“Understanding Antitrust Laws.” Chen, J. Investopedia. May 2, 2022. Available here 

“Provider Consolidation and Competition Issues Ripe for Congressional Action.” Arnold Ventures. March 31, 2022. Available here 

“Cost and Quality of Care in Physician-Owned Hospitals: A Systematic Review.” Miller, B., Ehrenfeld, J., Meshnick, A., et al. Mercatus Center at George Mason University. September 7, 2021. Available here. 

“A Tool for States to Address Health Care Consolidation: Prohibiting Anticompetitive Health Plan Contracts.” Gudiksen, K., Fuse Brown, E., Butler, J. National Academy for State Health Policy. April 12, 2021. Available here. 

“California’s Sutter Health Settlement: What States Can Learn About Protecting Residents from the Effects of Health Care Provider Consolidation.” Waters, R. Milbank Memorial Fund. September 23, 2020. Available here. 

“A Lesson from States: Curtailing Anticompetitive Health Care Consolidation.” Spratt, Alexandra. Arnold Ventures. July 9, 2020. Available here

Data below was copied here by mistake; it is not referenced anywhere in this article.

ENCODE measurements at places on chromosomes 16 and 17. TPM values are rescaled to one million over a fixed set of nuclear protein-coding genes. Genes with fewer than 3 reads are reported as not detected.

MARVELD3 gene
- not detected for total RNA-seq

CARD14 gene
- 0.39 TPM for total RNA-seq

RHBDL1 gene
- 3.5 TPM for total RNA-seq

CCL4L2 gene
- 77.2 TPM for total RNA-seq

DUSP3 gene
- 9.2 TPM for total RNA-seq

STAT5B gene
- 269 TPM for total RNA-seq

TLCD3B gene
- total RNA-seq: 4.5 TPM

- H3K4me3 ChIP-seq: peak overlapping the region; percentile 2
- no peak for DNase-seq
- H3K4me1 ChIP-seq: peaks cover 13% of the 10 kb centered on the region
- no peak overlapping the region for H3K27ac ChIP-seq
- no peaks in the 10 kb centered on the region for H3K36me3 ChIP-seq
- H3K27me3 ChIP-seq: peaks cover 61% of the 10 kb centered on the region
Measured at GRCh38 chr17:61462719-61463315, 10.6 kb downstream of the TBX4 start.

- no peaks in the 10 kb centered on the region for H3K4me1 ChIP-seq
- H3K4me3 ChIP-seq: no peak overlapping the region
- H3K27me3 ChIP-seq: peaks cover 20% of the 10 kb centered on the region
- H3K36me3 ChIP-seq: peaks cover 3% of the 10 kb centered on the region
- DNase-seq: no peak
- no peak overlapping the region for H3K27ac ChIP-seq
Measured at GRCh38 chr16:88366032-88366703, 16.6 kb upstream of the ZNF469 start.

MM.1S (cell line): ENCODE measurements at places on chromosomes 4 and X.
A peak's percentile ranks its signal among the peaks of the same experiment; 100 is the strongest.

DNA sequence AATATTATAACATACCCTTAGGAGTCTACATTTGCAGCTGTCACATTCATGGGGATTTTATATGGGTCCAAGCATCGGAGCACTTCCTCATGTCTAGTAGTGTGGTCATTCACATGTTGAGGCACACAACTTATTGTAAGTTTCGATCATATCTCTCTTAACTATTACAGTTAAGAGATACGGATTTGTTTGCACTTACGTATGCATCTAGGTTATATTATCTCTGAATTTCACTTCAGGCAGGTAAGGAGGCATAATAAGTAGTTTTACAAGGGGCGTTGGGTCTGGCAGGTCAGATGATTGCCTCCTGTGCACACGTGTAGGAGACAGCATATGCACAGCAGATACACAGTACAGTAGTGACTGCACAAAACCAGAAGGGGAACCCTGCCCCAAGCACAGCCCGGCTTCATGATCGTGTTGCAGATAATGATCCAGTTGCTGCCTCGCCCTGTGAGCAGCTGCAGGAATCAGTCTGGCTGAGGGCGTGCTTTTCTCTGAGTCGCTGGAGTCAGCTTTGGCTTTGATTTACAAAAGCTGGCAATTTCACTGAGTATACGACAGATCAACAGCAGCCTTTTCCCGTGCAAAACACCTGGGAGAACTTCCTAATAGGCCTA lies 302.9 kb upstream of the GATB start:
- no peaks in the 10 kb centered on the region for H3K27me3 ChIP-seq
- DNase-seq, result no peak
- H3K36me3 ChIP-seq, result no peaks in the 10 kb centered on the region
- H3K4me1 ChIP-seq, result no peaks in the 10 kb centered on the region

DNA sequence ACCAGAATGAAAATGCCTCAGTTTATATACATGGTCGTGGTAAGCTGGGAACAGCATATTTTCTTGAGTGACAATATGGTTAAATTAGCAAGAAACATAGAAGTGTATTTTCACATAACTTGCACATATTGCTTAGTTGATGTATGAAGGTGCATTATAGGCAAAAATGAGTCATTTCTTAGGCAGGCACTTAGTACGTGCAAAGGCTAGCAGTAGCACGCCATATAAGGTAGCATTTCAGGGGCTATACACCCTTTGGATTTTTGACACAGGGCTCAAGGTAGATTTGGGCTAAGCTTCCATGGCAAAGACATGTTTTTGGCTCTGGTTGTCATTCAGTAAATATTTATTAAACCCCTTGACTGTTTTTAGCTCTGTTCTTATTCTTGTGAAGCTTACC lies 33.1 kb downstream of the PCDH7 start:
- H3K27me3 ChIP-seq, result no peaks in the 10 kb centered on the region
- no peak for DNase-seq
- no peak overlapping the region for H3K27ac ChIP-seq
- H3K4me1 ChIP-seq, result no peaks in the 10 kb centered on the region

“How Patients Benefit When Hospitals Come Together.” American Hospital Association. October 2019. Available here. 

“Antitrust Laws in Health Care: Evolving Trends.” Kumar, P. American Association for Physician Leadership. May 9, 2019. Available here. 

“FTC Policies Are Big Trouble for Hospitals.” Kaufman, K. Kaufman Hall. February 29, 2016. Available here. 

Additional Resources

(listed chronologically, beginning with the most recent)

“Price Transparency Noncompliance Rampant, Especially in Concentrated Markets, Rural Areas.” Muoio, D. Fierce Healthcare. June 8, 2022. Available here 

“Deciphering Sutter Health’s State-Court Settlement and Federal-Court Win in Parallel Antitrust Cases.” Bird, D., Varanini, E. Health Affairs. May 10, 2022. Available here. 

“Federal Antitrust Case Against Sutter Health Headed for Appeal.” Bannow, T. STAT News. April 26, 2022. Available here. 

“Baldwin & Braun Introduce Bipartisan Legislation to Crack Down on Anti-Competitive Practices in Health Care.” Baldwin, T. United States Senate. November 3, 2021. Available here. 

“Competition, Consolidation, and Evolution in the Pharmacy Market.” Seeley, E., Singh, S. Commonwealth Fund. August 12, 2021. Available here. 

“Biden Competition Order Targets Hospital Mergers, Surprise Medical Bills.” Evans, M. Wall Street Journal. July 10, 2021. Available here 

 “FAH Reacts to Executive Order on ‘Promoting Competition.’” Federation of American Hospitals. July 9, 2021. Available here. 

“Antitrust Applied: Hospital Consolidation Concerns and Solutions.” Senate Committee on the Judiciary. May 19, 2021. Available here.